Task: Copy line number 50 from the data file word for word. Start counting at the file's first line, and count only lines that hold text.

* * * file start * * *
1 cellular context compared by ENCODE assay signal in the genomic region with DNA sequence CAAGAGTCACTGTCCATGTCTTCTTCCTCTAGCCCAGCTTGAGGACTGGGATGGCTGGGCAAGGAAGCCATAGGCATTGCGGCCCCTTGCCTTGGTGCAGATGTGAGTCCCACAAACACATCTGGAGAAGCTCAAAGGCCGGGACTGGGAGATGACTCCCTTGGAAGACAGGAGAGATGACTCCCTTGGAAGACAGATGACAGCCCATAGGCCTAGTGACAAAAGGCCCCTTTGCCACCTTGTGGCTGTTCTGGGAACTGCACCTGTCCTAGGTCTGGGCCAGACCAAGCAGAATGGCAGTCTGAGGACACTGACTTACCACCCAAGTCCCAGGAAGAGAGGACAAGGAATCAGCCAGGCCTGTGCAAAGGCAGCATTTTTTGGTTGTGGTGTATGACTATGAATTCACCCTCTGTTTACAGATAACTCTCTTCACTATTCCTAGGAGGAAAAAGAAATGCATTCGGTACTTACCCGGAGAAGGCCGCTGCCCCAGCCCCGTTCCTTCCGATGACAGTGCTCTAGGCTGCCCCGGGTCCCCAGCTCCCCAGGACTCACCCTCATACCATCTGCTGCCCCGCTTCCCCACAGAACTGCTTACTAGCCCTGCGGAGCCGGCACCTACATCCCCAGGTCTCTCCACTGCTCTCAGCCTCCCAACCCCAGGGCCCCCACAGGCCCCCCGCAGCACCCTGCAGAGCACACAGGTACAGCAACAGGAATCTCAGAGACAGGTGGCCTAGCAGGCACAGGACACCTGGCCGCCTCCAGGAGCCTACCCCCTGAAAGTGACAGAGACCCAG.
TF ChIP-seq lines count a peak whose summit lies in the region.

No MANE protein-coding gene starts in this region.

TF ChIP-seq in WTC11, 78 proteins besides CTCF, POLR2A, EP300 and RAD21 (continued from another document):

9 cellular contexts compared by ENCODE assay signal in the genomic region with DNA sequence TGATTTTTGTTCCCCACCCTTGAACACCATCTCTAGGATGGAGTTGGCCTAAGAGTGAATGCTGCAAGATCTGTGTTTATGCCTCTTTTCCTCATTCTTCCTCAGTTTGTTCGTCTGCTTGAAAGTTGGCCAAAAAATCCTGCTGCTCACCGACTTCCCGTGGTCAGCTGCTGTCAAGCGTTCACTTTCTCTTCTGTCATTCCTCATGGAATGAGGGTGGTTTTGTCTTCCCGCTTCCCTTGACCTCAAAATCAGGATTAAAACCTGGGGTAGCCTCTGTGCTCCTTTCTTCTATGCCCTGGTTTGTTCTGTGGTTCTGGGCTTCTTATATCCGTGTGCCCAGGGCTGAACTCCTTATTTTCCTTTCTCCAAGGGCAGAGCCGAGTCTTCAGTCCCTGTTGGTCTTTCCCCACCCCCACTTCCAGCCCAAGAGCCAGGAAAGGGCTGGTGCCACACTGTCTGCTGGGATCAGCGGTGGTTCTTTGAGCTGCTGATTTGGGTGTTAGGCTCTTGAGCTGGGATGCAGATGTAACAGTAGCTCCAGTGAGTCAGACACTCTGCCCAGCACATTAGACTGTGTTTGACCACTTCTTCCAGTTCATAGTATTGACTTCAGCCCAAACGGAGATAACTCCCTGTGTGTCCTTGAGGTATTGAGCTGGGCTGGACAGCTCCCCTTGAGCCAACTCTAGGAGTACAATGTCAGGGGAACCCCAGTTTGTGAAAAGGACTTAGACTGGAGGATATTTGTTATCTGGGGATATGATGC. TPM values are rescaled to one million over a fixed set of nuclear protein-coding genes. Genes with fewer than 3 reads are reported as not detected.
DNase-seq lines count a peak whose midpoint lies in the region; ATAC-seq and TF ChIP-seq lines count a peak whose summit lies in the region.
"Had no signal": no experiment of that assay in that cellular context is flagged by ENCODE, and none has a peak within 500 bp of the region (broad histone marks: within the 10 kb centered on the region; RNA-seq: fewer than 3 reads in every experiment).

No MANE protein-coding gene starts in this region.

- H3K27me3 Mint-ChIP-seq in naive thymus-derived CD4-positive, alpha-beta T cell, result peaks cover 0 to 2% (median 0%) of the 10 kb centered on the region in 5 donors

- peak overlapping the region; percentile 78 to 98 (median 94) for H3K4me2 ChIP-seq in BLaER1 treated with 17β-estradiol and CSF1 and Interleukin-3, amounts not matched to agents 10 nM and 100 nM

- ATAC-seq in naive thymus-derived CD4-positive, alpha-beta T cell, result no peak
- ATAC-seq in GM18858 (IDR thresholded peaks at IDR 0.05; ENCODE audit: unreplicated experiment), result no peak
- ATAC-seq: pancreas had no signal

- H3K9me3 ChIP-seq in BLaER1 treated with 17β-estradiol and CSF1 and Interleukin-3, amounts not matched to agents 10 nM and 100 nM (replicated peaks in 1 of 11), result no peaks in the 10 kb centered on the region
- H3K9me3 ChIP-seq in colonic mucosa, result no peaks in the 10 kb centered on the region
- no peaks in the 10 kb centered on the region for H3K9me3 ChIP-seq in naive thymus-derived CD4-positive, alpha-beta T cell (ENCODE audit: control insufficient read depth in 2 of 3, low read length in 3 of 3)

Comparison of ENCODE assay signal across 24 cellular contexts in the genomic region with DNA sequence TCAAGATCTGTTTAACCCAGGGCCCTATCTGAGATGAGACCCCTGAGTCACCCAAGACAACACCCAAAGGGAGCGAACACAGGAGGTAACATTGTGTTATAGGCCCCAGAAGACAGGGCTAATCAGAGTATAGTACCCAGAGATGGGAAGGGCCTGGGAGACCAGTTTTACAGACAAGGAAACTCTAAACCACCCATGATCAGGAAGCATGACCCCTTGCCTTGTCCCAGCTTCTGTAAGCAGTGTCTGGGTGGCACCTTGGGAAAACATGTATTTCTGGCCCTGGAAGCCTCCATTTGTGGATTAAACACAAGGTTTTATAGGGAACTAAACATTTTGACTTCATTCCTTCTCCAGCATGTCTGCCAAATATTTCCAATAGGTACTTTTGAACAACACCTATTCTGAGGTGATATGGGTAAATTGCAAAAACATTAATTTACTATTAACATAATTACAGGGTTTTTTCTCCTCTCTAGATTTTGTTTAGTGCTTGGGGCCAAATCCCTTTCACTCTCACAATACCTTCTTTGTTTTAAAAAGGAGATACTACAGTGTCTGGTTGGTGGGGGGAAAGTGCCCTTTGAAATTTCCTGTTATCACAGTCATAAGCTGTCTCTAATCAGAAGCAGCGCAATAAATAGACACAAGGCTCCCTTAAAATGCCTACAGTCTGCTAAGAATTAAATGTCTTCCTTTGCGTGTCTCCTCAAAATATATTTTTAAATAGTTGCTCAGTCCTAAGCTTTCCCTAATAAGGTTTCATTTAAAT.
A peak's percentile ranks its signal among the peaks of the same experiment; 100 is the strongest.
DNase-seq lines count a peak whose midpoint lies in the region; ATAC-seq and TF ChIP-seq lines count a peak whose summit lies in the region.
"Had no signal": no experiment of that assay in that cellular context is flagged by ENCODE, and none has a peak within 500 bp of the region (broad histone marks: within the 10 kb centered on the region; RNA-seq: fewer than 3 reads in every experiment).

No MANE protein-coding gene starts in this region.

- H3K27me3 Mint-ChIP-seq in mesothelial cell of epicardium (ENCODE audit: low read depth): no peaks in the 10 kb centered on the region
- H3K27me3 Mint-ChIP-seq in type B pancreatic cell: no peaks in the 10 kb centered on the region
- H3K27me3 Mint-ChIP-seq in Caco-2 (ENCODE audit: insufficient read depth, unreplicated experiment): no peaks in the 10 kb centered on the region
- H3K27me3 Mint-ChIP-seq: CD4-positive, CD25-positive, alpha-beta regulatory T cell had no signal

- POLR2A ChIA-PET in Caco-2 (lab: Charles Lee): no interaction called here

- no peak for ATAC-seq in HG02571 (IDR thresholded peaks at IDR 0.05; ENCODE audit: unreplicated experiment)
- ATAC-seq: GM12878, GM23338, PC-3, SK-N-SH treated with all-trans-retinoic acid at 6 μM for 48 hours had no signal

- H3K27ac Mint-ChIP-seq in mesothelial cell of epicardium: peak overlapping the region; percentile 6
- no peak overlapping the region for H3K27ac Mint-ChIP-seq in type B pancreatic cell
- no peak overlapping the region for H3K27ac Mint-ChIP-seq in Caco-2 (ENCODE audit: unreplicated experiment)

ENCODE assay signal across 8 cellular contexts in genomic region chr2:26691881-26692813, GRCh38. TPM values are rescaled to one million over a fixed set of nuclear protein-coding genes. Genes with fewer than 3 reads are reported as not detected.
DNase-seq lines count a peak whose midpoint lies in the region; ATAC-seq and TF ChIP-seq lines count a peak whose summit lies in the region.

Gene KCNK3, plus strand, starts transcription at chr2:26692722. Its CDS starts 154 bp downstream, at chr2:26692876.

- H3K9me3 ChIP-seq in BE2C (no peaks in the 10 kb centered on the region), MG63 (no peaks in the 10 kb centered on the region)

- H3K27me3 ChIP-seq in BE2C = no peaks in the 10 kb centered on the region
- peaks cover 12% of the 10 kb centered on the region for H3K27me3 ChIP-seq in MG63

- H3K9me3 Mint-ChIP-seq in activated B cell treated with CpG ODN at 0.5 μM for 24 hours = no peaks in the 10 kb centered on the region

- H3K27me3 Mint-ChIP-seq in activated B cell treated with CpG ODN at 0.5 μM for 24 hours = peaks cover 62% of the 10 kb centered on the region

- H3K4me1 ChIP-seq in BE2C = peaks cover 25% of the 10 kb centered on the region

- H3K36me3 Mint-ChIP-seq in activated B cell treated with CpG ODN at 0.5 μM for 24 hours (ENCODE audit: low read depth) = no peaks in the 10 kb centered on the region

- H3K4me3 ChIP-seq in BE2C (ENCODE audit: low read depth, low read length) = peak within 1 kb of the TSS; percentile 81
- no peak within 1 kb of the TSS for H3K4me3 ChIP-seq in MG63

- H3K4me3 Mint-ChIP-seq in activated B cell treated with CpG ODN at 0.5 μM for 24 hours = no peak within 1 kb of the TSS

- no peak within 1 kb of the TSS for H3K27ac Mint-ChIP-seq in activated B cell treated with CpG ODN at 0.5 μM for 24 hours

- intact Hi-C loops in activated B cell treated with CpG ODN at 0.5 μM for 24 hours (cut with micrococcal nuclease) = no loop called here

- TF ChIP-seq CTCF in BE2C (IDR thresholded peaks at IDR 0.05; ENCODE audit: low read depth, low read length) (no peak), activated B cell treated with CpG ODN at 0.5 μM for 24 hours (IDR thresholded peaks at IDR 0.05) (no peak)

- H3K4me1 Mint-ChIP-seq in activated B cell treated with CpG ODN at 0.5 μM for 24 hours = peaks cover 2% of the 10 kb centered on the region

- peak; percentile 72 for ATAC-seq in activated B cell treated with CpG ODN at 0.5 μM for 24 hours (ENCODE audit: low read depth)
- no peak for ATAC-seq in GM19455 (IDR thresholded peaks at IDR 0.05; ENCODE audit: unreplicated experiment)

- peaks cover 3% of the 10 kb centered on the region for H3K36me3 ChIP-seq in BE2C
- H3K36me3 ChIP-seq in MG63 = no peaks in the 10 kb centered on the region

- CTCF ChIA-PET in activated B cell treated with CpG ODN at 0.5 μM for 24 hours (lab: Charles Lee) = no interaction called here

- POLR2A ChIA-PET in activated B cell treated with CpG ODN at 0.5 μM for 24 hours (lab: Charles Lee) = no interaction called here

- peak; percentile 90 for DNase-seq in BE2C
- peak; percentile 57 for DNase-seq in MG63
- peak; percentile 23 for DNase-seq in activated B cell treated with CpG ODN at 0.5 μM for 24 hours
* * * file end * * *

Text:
- no peak for ATAC-seq in GM19455 (IDR thresholded peaks at IDR 0.05; ENCODE audit: unreplicated experiment)